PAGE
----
# Implicit Differentiation Problem

• Feb 23rd 2006, 02:04 PM
Vigo
Implicit Differentiation Problem
Consider the curve given by X^2+4y^2=7+3xy
a) show that dy/dx=3y-2x/8y-3x
b) show that there is a point P with x-cooridnate 3 at which the line tangent to the curve at P is horizontal. Find the y-cooridnate of P.
c)find the value of d^2y/dx^2 at the point P found in part (b). Does the curve have a local maximum, a local minimum, or neither at the point P? Justify your answer.

(a) is easy. All you do is find the derivative.

For (b), I got the point (3,2) by plugging 3 into the original equation and got 2.

For (c), the value I got was -2/7 by finding the second derivative and plugging (3,2) for the x's and y's. I need to know if this is right and if there are any max's or min's at this point. Thanks.
• Feb 23rd 2006, 05:13 PM
ThePerfectHacker
Use the second derivative test. Place that point into the second derivative and see whether it is positive or negative.

If the second derivative is positive then it is a minimum.
If the second derivative is negative then it is a maximum.
If the second derivative is zero the test is inconlusive.

Note, inconclusive means the test cannot be used. Not, that there is no minimum or maximum. If the second derivative is zero then you can use still use the first derivative test.
• Feb 23rd 2006, 07:53 PM
Vigo
Ok, so there is a local maximum at the point (3,2)?
• Feb 24th 2006, 01:20 AM
ticbol
Quote:

Originally Posted by Vigo
Consider the curve given by X^2+4y^2=7+3xy
a) show that dy/dx=3y-2x/8y-3x
b) show that there is a point P with x-cooridnate 3 at which the line tangent to the curve at P is horizontal. Find the y-cooridnate of P.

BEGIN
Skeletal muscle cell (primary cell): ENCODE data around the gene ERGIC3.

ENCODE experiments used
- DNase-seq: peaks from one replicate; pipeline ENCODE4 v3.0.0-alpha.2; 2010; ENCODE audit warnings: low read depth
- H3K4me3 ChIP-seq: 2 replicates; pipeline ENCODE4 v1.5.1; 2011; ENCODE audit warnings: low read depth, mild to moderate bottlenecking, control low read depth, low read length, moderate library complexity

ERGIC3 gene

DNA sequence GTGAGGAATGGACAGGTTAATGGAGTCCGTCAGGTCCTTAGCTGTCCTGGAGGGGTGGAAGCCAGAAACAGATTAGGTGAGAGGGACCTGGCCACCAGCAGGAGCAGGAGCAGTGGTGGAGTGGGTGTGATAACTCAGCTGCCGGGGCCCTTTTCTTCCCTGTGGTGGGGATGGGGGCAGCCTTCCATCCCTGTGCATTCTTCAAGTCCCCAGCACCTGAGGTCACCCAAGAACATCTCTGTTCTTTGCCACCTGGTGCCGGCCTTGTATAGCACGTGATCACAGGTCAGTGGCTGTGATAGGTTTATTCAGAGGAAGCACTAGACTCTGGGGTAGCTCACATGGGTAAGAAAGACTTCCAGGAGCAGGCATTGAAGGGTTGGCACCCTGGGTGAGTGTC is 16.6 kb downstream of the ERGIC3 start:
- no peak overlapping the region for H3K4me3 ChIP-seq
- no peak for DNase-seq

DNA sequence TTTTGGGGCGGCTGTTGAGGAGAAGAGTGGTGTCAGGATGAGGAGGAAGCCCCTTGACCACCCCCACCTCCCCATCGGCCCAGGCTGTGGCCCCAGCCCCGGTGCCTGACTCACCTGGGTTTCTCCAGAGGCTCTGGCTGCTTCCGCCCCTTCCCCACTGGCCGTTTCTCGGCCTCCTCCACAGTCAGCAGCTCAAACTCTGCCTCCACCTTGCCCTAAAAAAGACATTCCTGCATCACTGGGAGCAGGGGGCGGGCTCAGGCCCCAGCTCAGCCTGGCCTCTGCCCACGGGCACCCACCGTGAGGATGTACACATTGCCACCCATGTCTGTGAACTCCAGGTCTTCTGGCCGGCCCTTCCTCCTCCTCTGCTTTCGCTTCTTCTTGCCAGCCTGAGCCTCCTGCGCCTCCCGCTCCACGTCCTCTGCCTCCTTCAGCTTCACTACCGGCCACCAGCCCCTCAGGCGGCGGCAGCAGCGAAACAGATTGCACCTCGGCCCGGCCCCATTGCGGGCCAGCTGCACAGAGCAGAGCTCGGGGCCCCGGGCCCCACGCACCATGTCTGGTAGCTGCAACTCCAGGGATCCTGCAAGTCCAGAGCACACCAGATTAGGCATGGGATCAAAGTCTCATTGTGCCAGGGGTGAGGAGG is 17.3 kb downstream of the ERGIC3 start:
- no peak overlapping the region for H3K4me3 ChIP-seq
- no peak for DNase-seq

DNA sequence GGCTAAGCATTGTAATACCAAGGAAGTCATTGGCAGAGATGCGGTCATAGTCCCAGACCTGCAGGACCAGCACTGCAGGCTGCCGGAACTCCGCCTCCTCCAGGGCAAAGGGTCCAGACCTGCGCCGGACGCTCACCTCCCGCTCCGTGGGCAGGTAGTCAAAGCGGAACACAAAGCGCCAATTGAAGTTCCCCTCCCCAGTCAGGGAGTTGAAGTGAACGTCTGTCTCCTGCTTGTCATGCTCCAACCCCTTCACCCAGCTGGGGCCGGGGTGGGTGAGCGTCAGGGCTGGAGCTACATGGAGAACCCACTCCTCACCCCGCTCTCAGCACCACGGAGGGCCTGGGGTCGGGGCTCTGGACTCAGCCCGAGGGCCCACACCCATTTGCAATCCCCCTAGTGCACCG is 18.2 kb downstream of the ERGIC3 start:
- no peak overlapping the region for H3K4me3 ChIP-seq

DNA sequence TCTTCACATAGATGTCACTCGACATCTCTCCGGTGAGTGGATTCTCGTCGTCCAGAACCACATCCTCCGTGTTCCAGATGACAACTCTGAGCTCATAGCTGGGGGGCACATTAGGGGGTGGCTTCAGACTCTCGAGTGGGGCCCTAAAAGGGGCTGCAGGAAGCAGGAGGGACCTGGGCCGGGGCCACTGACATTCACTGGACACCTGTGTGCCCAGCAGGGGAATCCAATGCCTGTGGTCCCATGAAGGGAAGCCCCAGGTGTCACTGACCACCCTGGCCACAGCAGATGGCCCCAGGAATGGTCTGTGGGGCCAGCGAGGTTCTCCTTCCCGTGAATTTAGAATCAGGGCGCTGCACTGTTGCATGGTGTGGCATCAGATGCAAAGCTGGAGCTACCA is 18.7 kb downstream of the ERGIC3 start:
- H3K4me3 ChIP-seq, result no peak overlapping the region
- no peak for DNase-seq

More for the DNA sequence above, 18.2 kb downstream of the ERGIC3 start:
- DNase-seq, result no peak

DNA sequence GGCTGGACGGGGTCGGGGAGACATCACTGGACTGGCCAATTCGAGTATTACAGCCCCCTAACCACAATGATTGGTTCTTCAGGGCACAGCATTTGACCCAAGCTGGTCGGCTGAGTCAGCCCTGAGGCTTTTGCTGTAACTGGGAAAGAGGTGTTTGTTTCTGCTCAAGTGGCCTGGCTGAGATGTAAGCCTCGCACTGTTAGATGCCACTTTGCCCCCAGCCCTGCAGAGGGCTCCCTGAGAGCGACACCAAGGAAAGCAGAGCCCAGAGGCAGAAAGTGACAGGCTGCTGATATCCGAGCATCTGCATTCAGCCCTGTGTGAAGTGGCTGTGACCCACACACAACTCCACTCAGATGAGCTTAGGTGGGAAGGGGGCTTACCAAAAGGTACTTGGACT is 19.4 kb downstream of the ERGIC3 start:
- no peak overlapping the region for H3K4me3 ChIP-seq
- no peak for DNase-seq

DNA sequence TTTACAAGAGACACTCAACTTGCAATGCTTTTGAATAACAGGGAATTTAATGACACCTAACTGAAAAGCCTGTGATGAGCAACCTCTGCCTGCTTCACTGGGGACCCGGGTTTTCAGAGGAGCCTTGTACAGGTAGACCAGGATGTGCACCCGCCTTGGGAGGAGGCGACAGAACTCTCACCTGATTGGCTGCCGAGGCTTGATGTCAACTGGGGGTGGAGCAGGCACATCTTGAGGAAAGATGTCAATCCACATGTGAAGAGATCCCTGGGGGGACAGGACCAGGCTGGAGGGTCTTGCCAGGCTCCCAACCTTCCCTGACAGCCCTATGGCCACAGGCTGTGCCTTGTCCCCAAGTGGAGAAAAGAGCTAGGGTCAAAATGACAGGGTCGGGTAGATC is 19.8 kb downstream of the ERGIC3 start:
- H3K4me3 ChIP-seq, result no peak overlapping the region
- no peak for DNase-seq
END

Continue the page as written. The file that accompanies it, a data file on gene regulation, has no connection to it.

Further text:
c)find the value of d^2y/dx^2 at the point P found in part (b). Does the curve have a local maximum, a local minimum, or neither at the point P? Justify your answer.

(a) is easy. All you do is find the derivative.

For (b), I got the point (3,2) by plugging 3 into the original equation and got 2.

For (c), the value I got was -2/7 by finding the second derivative and plugging (3,2) for the x's and y's. I need to know if this is right and if there are any max's or min's at this point. Thanks.

a).
x^2 +4y^2 = 7 +3xy -------(i)

Differentiate with respect to x,
2x +4[2y*y'] = 3[x*y' +y]
2x +8y*y' = 3x*y' +3y
(y')[8y -3x] = 3y -2x
y' = (3y -2x)/(8y -3x) -------shown.

-----------
b).
Point P has x=3. Plug that into (i) to get the y at point P,
3^2 +4y^2 = 7 +3*3*y
9 +4y^2 = 7 +9y
4y^2 -9y +2 = 0
(4y -1)(y -2) = 0
y = 1/4 or 2 ---------***
So P is either (3,1/4) or (3,2).

If P were (3,1/4), plug those into the y',
y' = (3*0.25 -2*3) / (8*0.25 -3*3) = (-5.25)/(-8) ----not zero, so not horizontal tangent line.

If P were (3,2),
y' = (3*2 -2*3)/(8*2 -3*3) = 0/7 = 0 ---zero slope, so horizontal tangent line if P were (3,2).

Therefore, per the problem, point P is (3,2). ----------answer.

---------------------------
c).
The second derivative of y at P(3,2).
y' = (3y -2x)/(8y -3x)
y'' = derivative of y' with respect to x,
so,
y'' = {(8y -3x)*[3y' -2] -(3y -2x)*[8y' -3]} / {(8y -3x)^2}
Since y'=0, x=3, and y=2, then,
y'' = {(8*2 -3*3)[0 -2] -(3*2 -2*3)[0 -3]} / {(8*2 -3*3)^2}
y'' = {(7)[-2] -(0)[-3]} / {(7)^2}
y'' = {-14}/{49}
y'' = -2/7 ----------***

[Hey, you got them all, from a) to c). Very good.]

The second derivative of y at P(3,2) is negative.
That means the concavity of the curve at P(3,2) is downward, so the y'=0 there is for a maximum point.
Therefore, P(3,2) is a maximum point.

Is it a local maximum point? To test that, try to find if there is a y-value more than y=2. If there is, or there are, then P(3,2) is only a local maximum point----at other x's, the y's maybe greater than 2.
If no y greater than 2 could be found, then P(3,2) is "global" or absolute maximum of the curve.
• Feb 24th 2006, 11:16 AM
Vigo
Alright thanks a lot for all of your help.